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Nishiki-e shinbun and Newspapers in Meiji Japan

Prints in Collection


Double-take Holdup, 1875
Utagawa Yoshiiku
(1833-1904)
Tokyo nichinichi shinbun

IHL Cat. #402

Family of Thieves, 1874
Utagawa Yoshiiku
(1833-1904)
Tokyo nichinichi shinbun
IHL Cat. #401 

Showing the Flag, 1874
Utagawa Yoshiiku
(1833-1904)
Tokyo nichinichi shinbun
IHL Cat. #408


 Woman Cuts Off Lover's Nose, 1874
Utagawa Yoshiiku
(1833-1904)

Tokyo nichinichi shinbun
IHL Cat. #420

Married in Next World, 1874
Utagawa Yoshiiku
(1833-1904)

Tokyo nichinichi shinbun
IHL Cat. #421

Granddaughter-In-Law, 1874
Utagawa Yoshiiku
(1833-1904)

Tokyo nichinichi shinbun
IHL Cat. #458

 
Police Confront Burglar in Kabuki Theater, 1875
Utagawa Yoshitaki
(1841-1899)
Shinbun zue (Osaka-based)
IHL Cat. #311

c. 1875
Hasegawa Sadanobu II (1848-1940)
Nichinichi Shinbun
(Osaka-based)
IHL Cat. #487 
 
Monster Reforms Mayor, No. 8 from the Ōsaka Nichinichi Shinbunshi
Monster Reforms Mayor,
c. 1875
Hasegawa Sadanobu II (1848-1940)
Ōsaka Nichinichi Shinbunshi
IHL Cat. #1742



The Rise of Daily Newspapers

With the end of the Tokugawa shogun government in 1868 and the beginning of the Meiji reformation, which sought to modernize and Westernize Japan, the Meiji government sought to create an informed citizenry.  Along with the establishment of compulsory education in 1872 the government encouraged the fledgling Japanese press to "write for commoners… and to speed the people along the path of 'civilization and enlightenment' (bunmei kaika)." Many early Meiji officials saw newspapers as “tools to be used … [and] bureaus and bureaucrats alike ‘financed and established’ newspapers quite generously, and the early 1870s saw the emergence of a press that was, essentially, an arm of the government."2

Broadening Readership

The first daily newspaper to develop a sizable readership (5.5M copies annually by 1877)3 was Tokyo’s Yomiuri Shinbun, first published on November 2, 1874.  In order to reach a less educated readership, it augmented its kanji writing (which could only be read by the better educated) with furigana, the phonetic aids intended to make kanji characters easier to understand.4  Competing for readership with the Yomuri shinbun were a number of daily papers including the Tokyo mainichi shinbun, the Tokyo nichinichi shinbun and the Yubin hochi shinbun.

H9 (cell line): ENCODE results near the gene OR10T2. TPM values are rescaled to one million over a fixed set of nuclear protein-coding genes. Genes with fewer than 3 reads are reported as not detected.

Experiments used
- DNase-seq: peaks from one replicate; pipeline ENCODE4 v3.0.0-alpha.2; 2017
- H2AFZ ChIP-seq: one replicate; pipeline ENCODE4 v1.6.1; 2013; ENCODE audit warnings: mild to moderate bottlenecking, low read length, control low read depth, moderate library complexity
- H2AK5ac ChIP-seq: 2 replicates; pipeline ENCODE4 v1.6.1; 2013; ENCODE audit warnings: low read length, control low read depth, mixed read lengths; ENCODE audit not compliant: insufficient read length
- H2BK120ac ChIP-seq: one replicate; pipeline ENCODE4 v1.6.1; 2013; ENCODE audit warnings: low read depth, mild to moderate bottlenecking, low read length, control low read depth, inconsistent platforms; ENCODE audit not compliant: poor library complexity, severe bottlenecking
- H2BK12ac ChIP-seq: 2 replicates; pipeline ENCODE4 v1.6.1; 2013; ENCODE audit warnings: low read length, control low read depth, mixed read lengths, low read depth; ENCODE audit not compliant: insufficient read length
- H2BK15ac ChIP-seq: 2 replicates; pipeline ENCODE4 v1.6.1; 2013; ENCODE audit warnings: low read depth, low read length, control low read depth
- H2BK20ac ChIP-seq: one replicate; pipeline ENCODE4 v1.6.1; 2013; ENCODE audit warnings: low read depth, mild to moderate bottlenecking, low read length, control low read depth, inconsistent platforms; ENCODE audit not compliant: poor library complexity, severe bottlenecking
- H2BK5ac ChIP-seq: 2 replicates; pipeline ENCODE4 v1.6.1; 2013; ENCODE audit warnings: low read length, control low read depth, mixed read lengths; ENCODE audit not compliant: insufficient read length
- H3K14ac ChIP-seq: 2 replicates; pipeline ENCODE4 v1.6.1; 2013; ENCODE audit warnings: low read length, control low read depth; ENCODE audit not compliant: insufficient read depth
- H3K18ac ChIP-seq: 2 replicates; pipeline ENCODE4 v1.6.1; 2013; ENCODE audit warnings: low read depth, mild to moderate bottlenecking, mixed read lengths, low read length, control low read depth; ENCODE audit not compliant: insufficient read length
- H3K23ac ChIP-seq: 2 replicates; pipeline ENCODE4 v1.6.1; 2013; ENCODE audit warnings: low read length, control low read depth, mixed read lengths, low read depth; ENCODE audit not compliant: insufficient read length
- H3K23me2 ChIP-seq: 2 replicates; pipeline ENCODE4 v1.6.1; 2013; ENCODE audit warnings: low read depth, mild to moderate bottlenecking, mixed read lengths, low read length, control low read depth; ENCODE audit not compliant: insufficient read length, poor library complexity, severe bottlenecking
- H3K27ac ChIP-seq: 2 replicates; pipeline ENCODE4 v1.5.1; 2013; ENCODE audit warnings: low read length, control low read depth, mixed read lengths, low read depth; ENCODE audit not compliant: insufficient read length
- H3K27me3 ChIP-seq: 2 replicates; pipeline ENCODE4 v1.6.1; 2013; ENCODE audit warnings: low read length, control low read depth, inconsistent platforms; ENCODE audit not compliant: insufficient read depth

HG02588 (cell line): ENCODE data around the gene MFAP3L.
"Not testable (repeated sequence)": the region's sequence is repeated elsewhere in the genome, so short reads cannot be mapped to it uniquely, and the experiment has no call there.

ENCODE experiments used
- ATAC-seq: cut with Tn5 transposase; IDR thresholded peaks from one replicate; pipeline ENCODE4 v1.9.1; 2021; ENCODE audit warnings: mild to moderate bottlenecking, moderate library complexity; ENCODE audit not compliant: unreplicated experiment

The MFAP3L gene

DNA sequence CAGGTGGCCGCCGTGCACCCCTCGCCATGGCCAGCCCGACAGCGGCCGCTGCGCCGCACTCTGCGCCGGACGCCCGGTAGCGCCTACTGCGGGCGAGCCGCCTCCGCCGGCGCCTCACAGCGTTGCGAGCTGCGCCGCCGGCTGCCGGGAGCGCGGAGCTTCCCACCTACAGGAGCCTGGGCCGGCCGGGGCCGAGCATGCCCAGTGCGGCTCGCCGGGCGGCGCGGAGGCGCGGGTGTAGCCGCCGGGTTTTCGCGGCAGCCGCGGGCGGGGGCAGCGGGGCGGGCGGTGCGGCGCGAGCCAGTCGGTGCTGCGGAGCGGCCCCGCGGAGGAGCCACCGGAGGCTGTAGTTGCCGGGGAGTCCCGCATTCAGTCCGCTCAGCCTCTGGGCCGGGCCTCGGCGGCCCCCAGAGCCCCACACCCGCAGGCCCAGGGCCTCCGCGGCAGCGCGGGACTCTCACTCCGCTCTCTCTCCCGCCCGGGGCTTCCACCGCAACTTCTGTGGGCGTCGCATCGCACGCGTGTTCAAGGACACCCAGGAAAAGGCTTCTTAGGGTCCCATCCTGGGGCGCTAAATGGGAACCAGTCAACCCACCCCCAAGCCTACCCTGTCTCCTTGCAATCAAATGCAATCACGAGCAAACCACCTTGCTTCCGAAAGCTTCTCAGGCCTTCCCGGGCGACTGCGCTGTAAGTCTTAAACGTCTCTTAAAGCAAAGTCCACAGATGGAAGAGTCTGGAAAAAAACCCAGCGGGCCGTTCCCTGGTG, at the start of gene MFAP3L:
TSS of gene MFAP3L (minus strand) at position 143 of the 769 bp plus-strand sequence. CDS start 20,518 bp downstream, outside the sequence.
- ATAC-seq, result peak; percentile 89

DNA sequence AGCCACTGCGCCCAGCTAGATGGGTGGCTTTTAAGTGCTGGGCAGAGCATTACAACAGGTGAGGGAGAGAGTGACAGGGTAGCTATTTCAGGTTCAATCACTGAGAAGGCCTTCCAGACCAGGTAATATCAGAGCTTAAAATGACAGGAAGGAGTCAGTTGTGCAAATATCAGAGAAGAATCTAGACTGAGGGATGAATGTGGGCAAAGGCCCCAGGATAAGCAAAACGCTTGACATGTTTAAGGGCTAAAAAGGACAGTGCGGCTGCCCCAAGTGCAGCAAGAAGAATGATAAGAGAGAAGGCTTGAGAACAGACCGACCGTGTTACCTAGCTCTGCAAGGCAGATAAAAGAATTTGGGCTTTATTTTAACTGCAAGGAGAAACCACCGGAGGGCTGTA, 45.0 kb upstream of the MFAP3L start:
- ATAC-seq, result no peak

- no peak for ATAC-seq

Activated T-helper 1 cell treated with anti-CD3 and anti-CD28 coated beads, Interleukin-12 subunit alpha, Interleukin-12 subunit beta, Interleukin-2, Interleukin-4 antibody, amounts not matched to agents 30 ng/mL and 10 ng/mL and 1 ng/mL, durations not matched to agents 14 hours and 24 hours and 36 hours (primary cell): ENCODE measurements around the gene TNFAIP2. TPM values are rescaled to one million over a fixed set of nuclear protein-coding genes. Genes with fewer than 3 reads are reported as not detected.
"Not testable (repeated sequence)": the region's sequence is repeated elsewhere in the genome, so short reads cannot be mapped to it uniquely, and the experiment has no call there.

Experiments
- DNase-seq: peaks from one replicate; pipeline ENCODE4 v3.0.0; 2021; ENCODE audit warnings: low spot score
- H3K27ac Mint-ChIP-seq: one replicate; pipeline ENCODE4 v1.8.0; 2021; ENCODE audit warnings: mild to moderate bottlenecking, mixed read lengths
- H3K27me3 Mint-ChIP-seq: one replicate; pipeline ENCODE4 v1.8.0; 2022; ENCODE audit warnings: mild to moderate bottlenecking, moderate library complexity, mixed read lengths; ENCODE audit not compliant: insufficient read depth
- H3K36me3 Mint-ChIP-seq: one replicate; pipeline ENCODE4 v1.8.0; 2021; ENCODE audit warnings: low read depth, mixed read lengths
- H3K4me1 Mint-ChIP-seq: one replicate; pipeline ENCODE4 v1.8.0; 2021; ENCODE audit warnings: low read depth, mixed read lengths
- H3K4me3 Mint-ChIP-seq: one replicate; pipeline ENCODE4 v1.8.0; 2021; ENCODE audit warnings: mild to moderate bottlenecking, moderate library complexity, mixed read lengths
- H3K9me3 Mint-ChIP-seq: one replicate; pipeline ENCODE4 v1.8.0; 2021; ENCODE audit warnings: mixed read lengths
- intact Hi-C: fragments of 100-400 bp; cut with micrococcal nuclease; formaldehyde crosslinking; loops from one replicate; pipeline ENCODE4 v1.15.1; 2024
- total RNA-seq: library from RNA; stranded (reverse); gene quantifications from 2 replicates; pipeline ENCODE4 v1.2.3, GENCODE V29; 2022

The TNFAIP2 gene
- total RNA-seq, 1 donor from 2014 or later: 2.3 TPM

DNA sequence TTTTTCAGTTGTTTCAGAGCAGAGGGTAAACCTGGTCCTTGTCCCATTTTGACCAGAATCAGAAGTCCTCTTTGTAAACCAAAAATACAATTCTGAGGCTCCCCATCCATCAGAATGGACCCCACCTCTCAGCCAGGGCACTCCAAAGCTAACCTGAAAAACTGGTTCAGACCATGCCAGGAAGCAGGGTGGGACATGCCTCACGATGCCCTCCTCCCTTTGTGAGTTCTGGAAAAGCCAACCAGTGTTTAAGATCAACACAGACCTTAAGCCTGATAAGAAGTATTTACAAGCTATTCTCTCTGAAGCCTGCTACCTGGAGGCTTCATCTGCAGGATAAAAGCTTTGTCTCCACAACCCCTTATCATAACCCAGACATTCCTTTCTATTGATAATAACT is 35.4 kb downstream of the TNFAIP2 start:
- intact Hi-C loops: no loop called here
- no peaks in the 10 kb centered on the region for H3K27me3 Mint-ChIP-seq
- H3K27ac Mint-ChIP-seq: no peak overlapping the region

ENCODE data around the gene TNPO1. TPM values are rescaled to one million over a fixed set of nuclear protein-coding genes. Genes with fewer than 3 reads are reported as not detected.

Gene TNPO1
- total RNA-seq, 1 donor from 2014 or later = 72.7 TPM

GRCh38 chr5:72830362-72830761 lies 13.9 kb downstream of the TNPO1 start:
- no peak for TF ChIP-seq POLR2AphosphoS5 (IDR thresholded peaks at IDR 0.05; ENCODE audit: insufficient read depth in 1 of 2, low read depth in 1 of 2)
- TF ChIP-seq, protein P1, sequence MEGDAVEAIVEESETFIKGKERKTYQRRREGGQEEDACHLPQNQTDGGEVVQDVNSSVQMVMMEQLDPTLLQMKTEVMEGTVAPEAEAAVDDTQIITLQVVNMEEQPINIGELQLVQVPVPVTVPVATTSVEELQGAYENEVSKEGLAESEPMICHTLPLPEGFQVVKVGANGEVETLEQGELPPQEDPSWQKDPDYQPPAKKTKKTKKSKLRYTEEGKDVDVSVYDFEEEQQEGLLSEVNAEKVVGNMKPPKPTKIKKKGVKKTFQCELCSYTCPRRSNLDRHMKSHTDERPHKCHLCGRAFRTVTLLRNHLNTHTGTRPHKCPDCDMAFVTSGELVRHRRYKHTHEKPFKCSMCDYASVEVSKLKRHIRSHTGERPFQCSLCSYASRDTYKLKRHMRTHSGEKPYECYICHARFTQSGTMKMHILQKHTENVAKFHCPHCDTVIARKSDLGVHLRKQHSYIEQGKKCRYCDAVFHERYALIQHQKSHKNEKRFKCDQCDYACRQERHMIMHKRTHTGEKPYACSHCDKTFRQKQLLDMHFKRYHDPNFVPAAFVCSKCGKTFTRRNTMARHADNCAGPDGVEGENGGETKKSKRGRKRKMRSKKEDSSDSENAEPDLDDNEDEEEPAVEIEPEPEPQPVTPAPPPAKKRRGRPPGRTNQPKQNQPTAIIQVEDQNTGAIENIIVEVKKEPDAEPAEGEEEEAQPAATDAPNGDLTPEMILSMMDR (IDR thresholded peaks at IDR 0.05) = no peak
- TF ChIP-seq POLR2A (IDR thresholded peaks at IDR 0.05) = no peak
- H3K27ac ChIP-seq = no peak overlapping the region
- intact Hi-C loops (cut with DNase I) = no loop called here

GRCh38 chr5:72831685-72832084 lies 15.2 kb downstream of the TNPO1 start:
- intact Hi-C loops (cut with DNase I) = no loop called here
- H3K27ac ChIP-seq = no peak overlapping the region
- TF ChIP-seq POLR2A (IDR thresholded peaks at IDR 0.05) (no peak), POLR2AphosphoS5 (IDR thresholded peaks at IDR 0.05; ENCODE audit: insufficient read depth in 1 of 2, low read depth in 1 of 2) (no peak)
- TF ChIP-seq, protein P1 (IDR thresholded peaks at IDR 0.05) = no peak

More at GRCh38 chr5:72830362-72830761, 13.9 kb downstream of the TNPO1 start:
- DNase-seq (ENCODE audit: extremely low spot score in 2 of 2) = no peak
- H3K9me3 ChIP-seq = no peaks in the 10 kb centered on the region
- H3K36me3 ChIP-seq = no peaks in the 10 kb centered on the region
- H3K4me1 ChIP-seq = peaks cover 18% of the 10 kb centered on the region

In addition to reporting on political and social/moral issues to enlighten the population, the dailies covered more sensational events such as spectacular fires, mad-dog attacks, ghost reports, miraculous recoveries, and crime [e.g. "poison women" (dokufu) stories about women who gained notoriety for crimes ranging from fraud and extortion to murder.]  These stories, of course, increased readership and built circulation. 

Woodblock Prints and the Press

At the same time that the daily newspapers were trying to increase circulation, the woodblock industry, consisting of publishers, book/print stores, artists and craftsmen, were looking for ways to revive their flagging sales.  One way that served both industries was to take the juiciest stories from the dailies and illustrate them with colorful single sheet woodblock prints published under the auspices of the newspapers.  These woodblock prints called nishiki-e shinbun (“brocade picture newspapers”) included both text and pictures and sold for between 1.6 to 2 sen (a sen is 1/100 of a yen), making them affordable to ordinary working people.5  The text was mostly written, using furigana and katahana to enhance readability,6 by popular writers of light novels7 and the pictures were drawn by woodblock print artists of the day, such as Tsukioka Yoshitoshi (1839-1892), who mainly drew for the Yubin hochi shinbun and Utagawa Yoshiiku (1833-1904), who mainly drew for the Tokyo nichinichi shinbun, which he co-founded in 1872.

While the Tokyo nichinichi shinbun was the first paper to publish news nishiki-e, many other print publishers in Tokyo and Osaka jumped into the news nishiki-e market adopting a similar masthead design, featuring the name of their news nishikie on an unfurled banner held in the air by a pair of fat cherubs.

Tokyo nichinichi shinbun nishiki-e masthead

While nishiki-e shinbun were largely gone by the late 1870s, they played an important role during their short life in spurring the growth of the Japanese press during its formative years.

For a comprehensive look at nishiki-e shinbun go to William Wetherall’s web site www.nishikie.com.

1 Creating a Public: People and Press in Meiji Japan, James L. Huffman, University of Hawai’i Press, 2006, p. 8.
2 Ibid., p. 51.
3 Ibid., p. 60.
4 Ibid., p. 89.
5 “When News Became an Art Form,” unattributed, 2003.10.29 online newspaper of Mitsubishi Electric Company Taste of Japan http://global.mitsubishielectric.com/tasteofjapan/brushstrokes/arts.html
6 “News Nishikie: An Arranged Marriage That Didn't Last,”  William Wetherall and Mark Schreiber, http://members.jcom.home.ne.jp/yosha/nn/articles/Andon_2006_news_nishikie.html
7 Japanese Popular Prints: From Votive Slips to Playing Cards, Rebecca Salter, University of Hawai’i Press, 2006, p. 61.


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